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How can I learn Welsh?

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  • #31
    Originally posted by Scottish_Republican
    "Cymuned is not anti-immigration...it is for multiculturalism.
    What a hilarious notion! From http://www.cymuned.net/index.php?newlang=english:

    "Cymuned is an anti-colonisation pressure group which works on behalf of Welsh-speaking communities."

    "If you believe in a genuinely bilingual future for our country...please take a couple of minutes to become a member."

    "...keeping our language as a living community language in the Fro Gymraeg will help support and motivate Welsh speakers in other parts of the country."

    The whole purpose of Cymuned, its very raison d'etre is to preserve a Welsh-speaking monoculture, which is hardly multi-culturalism is it?

    Originally posted by Scottish_Republican
    "Well the Welsh people would be made to speak English wouldn't they?
    The people in my street are not made to speak English, so why would your Welsh friends be an exception?

    Comment


    • #32
      Cymuned is there to stop colonisation (not quite the same as immigration), and to preserve their deliberately endangered culture... it's certainly far left of what Blunkett and the Tories say.

      "The people in my street are not made to speak English, so why would your Welsh friends be an exception?"

      Because they're "English" innit?

      It may surprise you, but not only white people speak Welsh. Why is that?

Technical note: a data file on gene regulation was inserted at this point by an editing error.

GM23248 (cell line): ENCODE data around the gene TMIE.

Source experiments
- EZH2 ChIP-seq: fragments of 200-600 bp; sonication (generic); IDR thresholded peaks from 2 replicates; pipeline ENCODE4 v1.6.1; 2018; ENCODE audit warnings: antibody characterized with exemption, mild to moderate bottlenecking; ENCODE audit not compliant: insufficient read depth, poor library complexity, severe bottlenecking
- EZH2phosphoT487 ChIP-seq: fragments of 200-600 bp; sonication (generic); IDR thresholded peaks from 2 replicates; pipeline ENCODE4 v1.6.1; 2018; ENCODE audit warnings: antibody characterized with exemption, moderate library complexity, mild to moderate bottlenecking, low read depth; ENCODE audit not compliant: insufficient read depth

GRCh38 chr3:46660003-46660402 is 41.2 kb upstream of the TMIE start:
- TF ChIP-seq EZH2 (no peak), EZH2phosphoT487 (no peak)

(Two can play at George Orwell quotes)
      "In this country I don’t think it is enough realized—I myself had no idea of it until a few years ago—that Scotland has a case against England."

      Comment


      • #33
        Hope I'm not committing a faux pas by raising this thread from the dead.

        Hirta refers to the high cost of translations into Welsh as an argument against providing bilingual service, and refers more specifically to the largely-Welsh speaking county of Gwynedd, where I live.

        In Gwynedd, internal council administration is conducted in Welsh. At great expense (I quote), therefore, taxpayers are subsidising the provision of English-language services to the minority. Why did you not mention this in your post? No community in Wales is now less than 6% Welsh speaking, so it is surely right that the extremely patchy level of bilingual services be rolled out across the country - the official trigger point at which this happens in Finland, for example, is 8%.

        Ever tried clicking the 'Cymraeg' button on University/Welsh Assembly/quango/public body websites? This shows immediately how Welsh is being starved of funds - Basque with a similar number of speakers gets 10 times more investment. In fact, higher education Welsh language spending at 6% of the total shows again the extent to which Welsh speaking taxpayers are subsidising the education of their monoglot neighbours' children. One of the largest European cultural events, the National Eisteddfod, nearly went bust this year because the Assembly provides it with much less funding (17%) as a proportion of its costs than is dished out to English language cultural events & groups.

        So Welsh speakers (and it seems anti-Welsh English speakers) were brusque with your mother. Obviously regrettable, but my sister was literally stoned by English speaking children for daring to speak Welsh, I myself have been assaulted in the past by incomers. Old people in my neighbourhood have been jeered at and heckled similarly, as has my sister for speaking Welsh with her toddler in public.

        I constantly hear/hear of semi-racist anti-Welsh comments made by a large proportion of English students resident here, some reported to me by a Welsh learner friend. I have a number of times been told that it is rude to speak Welsh in the presence of non speakers. The level of bile aimed at Welsh people & culture in the English media is shocking, Jeremy Clarkson, A.A.Gill, Polly Toynbee, Glenda Jackson et al...the list is endless.